What is the science behind fear?
Fear is an adaptive behavior that we have to help identify threats. It is an ability that has allowed us as humans to survive predators and natural disasters. We are born with only two innate fears: the fear of falling and the fear of loud sounds.
A 1960 study evaluated depth perception among 6- to14-month-old infants, as well as young animals. Researchers placed the subjects on a platform that had plexiglass just beyond its edge to it to see how many of the subjects would actually step over the "visual cliff." Most of the subjects -- both children and animals -- didn't go "over" and step out on to the plexiglass. The fear of falling is an instinct necessary for the survival of many species.
When you hear loud sounds, you most likely will react with a fight or flight type response. It's called "your acoustic startle reflex," said Seth Norrholm, a translational neuroscientist and faculty member of the NS program at Emory University.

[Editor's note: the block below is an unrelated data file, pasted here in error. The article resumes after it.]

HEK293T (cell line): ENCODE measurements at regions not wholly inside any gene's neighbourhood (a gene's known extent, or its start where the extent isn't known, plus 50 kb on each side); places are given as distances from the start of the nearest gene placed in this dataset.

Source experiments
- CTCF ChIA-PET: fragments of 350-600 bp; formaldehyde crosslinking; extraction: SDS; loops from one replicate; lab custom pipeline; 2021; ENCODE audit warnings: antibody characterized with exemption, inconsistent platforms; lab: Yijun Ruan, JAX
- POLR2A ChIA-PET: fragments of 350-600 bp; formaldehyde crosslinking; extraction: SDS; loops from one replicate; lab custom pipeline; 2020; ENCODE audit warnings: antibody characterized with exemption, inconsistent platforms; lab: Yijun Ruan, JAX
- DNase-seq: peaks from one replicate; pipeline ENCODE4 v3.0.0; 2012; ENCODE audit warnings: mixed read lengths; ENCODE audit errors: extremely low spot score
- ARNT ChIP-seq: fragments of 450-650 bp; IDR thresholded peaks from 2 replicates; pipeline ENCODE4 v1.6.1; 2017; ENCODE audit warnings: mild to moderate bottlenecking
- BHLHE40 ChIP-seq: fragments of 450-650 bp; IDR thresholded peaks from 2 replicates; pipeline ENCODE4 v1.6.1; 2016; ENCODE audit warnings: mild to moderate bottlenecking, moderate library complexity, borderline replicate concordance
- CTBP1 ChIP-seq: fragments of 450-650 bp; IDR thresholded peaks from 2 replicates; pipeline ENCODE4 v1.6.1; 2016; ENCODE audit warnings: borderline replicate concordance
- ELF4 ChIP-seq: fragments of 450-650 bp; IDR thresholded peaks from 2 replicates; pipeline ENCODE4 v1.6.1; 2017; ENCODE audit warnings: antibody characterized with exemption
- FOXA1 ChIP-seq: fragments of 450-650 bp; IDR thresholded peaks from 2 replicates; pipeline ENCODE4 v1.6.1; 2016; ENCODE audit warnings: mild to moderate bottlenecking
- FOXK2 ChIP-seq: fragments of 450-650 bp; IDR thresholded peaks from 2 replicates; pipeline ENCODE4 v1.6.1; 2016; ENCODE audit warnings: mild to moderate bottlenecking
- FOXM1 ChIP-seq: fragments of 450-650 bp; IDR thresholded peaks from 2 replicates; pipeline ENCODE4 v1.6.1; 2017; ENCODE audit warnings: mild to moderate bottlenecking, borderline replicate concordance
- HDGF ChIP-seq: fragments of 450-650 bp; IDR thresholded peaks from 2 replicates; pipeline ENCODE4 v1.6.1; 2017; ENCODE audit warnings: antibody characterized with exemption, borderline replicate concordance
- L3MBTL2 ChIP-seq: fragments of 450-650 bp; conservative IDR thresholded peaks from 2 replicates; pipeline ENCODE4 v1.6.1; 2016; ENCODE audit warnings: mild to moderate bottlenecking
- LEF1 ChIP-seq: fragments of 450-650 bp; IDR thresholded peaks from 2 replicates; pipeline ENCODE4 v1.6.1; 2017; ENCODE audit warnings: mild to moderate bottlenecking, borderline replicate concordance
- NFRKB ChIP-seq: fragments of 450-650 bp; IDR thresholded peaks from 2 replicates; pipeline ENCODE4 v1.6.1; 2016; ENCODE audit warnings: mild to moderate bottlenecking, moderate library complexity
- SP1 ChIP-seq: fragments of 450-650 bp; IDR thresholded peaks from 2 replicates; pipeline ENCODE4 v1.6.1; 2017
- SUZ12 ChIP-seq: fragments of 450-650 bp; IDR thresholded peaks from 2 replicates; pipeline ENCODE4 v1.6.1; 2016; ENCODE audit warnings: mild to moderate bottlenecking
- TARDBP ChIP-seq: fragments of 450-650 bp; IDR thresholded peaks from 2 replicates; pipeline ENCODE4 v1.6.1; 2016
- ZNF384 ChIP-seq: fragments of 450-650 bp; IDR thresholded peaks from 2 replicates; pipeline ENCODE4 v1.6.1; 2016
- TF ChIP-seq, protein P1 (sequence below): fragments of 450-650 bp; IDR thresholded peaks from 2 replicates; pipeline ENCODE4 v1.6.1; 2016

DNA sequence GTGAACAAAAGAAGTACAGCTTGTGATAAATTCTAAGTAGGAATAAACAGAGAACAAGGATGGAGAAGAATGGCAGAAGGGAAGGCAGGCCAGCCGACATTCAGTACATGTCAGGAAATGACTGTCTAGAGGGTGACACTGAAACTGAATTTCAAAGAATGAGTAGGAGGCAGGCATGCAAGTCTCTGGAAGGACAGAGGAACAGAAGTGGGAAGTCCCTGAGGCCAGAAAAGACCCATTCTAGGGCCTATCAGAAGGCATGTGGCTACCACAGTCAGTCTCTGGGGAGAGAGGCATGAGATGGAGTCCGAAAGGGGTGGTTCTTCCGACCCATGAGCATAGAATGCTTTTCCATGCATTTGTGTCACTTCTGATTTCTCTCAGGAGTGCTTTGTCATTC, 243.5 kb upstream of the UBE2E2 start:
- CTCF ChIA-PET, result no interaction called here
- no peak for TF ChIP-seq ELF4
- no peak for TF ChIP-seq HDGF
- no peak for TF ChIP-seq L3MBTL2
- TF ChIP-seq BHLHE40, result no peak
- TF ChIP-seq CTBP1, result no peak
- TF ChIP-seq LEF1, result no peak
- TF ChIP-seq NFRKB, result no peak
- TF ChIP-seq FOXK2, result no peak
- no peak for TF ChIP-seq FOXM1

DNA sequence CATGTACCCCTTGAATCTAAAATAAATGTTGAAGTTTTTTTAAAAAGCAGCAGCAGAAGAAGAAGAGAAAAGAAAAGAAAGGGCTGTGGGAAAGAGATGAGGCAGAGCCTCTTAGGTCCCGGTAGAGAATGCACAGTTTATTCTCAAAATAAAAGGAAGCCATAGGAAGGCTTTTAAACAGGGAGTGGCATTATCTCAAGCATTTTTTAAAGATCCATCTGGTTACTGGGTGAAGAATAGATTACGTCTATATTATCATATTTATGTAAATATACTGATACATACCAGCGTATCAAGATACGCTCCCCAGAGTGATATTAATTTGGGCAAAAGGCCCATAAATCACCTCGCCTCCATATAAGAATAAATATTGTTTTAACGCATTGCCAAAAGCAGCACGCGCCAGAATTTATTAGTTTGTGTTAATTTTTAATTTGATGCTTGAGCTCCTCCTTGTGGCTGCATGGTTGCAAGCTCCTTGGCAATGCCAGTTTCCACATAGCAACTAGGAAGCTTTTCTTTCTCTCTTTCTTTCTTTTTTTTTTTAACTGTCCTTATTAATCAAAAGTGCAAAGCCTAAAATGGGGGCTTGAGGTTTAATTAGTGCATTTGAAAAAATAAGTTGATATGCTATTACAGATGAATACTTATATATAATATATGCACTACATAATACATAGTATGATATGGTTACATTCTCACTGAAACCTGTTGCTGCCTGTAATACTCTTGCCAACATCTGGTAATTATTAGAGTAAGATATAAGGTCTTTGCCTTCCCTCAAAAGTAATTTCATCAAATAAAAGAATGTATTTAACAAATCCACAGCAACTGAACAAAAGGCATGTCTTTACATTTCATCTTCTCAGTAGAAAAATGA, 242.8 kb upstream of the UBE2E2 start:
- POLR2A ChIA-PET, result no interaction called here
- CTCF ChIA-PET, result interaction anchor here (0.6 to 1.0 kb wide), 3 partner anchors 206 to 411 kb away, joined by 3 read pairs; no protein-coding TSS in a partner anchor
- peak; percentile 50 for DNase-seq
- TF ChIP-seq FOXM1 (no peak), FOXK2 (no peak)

Most fear is learned. Spiders, snakes, the dark -- these are called natural fears, developed at a young age, influenced by our environment and culture. So a young child isn't automatically scared of spiders, but builds on cues from his parents.
When presented with something that scares you, your brain reacts with its fight or flight response. For example, if you see a snake while hiking, there are two roadways for your brain, said Norrholm.
First is the low road that represents your brains sensory systems in the brain's amygdala. It's "what you see, smell, hear," and signals to the brain that this is something to fear. It's the adrenaline response that tells your heart to beat faster and your body to sweat.
Almost simultaneously, there's a high road reaction. "That goes through your higher cortical center in you brain. The high road says 'I've seen this kind of snake before, and I don't have to worry'," said Norrholm. Think of it as the reasoning response that overrides the low road.